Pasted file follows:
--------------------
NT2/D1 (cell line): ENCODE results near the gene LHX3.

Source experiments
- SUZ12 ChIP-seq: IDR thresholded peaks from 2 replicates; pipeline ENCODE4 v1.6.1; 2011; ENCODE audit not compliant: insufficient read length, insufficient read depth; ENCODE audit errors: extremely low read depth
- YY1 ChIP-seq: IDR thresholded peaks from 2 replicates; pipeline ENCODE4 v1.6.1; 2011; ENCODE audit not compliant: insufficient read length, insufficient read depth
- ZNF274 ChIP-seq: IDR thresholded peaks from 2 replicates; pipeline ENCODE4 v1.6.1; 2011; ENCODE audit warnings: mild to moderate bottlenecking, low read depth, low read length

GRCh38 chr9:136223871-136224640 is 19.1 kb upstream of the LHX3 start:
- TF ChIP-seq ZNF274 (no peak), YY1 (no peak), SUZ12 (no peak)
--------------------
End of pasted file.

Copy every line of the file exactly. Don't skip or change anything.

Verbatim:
NT2/D1 (cell line): ENCODE results near the gene LHX3.

Source experiments
- SUZ12 ChIP-seq: IDR thresholded peaks from 2 replicates; pipeline ENCODE4 v1.6.1; 2011; ENCODE audit not compliant: insufficient read length, insufficient read depth; ENCODE audit errors: extremely low read depth
- YY1 ChIP-seq: IDR thresholded peaks from 2 replicates; pipeline ENCODE4 v1.6.1; 2011; ENCODE audit not compliant: insufficient read length, insufficient read depth
- ZNF274 ChIP-seq: IDR thresholded peaks from 2 replicates; pipeline ENCODE4 v1.6.1; 2011; ENCODE audit warnings: mild to moderate bottlenecking, low read depth, low read length

GRCh38 chr9:136223871-136224640 is 19.1 kb upstream of the LHX3 start:
- TF ChIP-seq ZNF274 (no peak), YY1 (no peak), SUZ12 (no peak)